Mardel’s expression changed from confusion to mirth. “Do you think so little of yourself? I have done nothing of the kind. The help I gave you was a unique spell I came across many years ago and is limited to horse riding. I know of no way to help you learn weapons or any other skill than through experience, like anyone else. I am afraid your skill with the staff is all your own.” Mardel chuckled. I was elated. A quiet confidence had been growing all week as I improved; now it soared.

A week more passed on the trail before we finally caught up with our prey. The past few days, the trail was easier to find, and fresher. About mid morning of the fourteenth day, we discovered a recent campsite in a clearing of tall grass, bordering a thick forest of tall trees. I didn’t need my increasing tracking skills to find the spot where a fire had been lit. The embers still smoldered. Aoki walked the site, looking over nearly every patch of ground.

“They left in this direction.” She indicated an opening between two massive trees that stood like sentinels watching over the forest. The group fell silent, looking to me. I was getting used to that look more and more.

“Okay, no rest. Let’s try to reach them as quickly as possible,” I said. I wanted that part of the quest over as soon as possible.

The day grew hot, the hottest yet. We were protected from the sun under the thick forest canopy, but the air stifled. I swatted at little bugs flying around my face. They seemed to take pleasure in flying as close to my eyes as possible. My stallion swished its tail, trying to drive the pests away from its hind quarters.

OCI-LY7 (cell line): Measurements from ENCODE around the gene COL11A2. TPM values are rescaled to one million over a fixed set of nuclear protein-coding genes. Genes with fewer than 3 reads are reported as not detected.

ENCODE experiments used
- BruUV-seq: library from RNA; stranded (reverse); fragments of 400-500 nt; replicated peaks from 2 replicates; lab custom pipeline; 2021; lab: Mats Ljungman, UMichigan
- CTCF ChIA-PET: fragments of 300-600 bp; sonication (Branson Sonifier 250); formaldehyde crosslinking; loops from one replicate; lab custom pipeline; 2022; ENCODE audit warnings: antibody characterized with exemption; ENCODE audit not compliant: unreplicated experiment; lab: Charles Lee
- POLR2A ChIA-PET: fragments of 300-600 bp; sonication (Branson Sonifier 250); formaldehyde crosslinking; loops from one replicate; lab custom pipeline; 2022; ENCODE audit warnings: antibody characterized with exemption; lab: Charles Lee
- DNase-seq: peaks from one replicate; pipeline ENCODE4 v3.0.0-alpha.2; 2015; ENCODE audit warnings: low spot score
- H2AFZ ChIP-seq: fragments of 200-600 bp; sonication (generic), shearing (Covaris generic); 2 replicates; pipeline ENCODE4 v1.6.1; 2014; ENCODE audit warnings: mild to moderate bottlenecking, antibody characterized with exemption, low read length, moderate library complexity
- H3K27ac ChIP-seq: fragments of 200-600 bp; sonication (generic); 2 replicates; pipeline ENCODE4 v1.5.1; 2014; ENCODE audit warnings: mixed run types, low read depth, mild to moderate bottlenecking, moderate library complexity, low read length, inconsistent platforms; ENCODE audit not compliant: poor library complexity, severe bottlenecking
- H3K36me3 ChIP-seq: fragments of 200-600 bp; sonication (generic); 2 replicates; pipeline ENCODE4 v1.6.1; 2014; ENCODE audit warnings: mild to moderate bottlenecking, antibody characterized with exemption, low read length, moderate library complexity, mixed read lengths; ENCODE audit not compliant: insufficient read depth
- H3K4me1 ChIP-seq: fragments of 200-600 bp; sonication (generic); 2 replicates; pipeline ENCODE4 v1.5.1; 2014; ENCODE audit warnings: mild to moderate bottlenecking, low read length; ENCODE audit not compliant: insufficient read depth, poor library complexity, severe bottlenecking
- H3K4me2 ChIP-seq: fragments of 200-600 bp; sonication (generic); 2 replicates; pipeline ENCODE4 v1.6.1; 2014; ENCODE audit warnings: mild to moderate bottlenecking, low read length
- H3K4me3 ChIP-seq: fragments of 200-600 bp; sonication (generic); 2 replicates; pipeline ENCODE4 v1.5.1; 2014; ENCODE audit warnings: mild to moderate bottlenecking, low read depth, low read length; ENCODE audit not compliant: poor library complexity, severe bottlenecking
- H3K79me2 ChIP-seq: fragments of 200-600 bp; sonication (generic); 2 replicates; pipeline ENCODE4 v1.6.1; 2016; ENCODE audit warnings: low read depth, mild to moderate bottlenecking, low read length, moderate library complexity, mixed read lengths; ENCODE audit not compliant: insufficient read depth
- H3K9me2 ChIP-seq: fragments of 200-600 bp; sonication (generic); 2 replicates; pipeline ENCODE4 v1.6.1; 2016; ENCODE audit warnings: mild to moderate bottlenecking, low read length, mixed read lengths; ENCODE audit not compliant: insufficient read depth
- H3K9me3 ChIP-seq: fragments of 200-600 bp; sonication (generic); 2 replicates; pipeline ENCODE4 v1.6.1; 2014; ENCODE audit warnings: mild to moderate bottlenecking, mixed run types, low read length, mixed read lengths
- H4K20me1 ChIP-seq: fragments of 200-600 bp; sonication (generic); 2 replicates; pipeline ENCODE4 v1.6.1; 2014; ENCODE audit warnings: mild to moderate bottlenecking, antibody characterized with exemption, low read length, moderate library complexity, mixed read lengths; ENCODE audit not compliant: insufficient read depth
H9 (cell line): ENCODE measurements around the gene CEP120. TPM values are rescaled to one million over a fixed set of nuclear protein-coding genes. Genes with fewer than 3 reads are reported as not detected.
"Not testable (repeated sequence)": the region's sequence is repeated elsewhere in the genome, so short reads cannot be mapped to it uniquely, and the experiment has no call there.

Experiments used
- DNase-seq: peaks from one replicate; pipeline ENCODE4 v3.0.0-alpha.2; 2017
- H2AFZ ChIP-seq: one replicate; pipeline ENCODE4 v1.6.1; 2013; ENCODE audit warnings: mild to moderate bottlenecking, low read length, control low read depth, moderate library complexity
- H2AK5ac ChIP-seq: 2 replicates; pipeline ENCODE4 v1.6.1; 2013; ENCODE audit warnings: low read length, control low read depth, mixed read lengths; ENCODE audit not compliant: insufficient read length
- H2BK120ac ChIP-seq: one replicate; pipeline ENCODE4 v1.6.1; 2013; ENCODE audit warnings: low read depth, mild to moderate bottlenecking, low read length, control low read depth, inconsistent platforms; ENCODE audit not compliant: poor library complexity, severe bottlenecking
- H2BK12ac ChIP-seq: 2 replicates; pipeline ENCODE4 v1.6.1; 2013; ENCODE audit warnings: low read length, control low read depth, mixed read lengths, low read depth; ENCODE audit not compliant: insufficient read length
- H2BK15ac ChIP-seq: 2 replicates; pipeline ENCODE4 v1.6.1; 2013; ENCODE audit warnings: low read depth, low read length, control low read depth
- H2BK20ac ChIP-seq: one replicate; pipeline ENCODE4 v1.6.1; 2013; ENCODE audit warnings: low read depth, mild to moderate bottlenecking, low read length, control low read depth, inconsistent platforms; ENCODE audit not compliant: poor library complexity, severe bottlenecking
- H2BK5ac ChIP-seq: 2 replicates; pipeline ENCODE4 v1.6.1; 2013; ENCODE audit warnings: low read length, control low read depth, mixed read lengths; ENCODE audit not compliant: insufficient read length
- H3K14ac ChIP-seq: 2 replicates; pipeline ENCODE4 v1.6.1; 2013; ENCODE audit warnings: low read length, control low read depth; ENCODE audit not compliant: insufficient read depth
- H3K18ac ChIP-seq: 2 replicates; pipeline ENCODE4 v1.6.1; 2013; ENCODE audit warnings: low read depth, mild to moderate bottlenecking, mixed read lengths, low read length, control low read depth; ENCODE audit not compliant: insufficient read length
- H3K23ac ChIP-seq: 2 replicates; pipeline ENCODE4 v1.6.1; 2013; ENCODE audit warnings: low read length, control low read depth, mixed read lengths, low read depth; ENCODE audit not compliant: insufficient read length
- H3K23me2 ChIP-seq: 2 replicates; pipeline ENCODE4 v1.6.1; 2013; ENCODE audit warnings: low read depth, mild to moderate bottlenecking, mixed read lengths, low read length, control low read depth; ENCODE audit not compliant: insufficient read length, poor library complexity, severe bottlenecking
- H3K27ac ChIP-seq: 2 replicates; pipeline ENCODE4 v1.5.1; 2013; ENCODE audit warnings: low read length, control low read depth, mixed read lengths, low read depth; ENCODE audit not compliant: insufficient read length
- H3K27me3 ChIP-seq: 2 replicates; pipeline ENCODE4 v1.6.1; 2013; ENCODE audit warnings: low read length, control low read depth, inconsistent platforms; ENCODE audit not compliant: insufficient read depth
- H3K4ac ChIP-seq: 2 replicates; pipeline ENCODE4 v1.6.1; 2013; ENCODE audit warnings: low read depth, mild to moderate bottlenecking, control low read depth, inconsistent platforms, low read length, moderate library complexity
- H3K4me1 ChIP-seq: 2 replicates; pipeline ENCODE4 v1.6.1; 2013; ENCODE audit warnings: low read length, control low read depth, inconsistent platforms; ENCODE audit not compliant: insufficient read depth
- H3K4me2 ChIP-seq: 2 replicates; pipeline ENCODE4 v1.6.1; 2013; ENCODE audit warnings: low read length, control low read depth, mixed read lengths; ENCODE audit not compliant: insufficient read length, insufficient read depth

As the day lengthened, we stopped to rest our mounts and our tired limbs. Even Unbar looked worn down. It was the time of day when the senses grew less attentive, the reactions less precise. Everyone became alert immediately though when we heard men’s voices, coming from somewhere not far ahead. I motioned for Aoki to scout ahead while the rest of us dismounted our horses and tied them in a thicket where they wouldn’t easily be seen or heard. With our horses secured, we walked quietly toward the direction of the voices.

Aoki returned, “There are two men setting up camp in a clearing ahead and not too worried about the noise they are making. I think they believe they have left all danger safely behind. I didn’t get too close so I didn’t see their faces, but they look to be the ones we are tracking.”

The sun had fallen deep into the western sky behind us, making it difficult to see anything in that direction, which gave me an idea. In a book I had read not long ago, a party of Indians won a battle by attacking with the sun at their backs as it set. The defending army had to fight both the Indians and the glare of the sun in their eyes.

“Let’s angle in with the sun at our back and surprise them,” I whispered. I figured my companions would be impressed, but by the looks on their faces, they thought it elementary.

Unbar tried to whisper which came out as a low roar, “You want them dead or alive? I can handle two easily enough on my own.”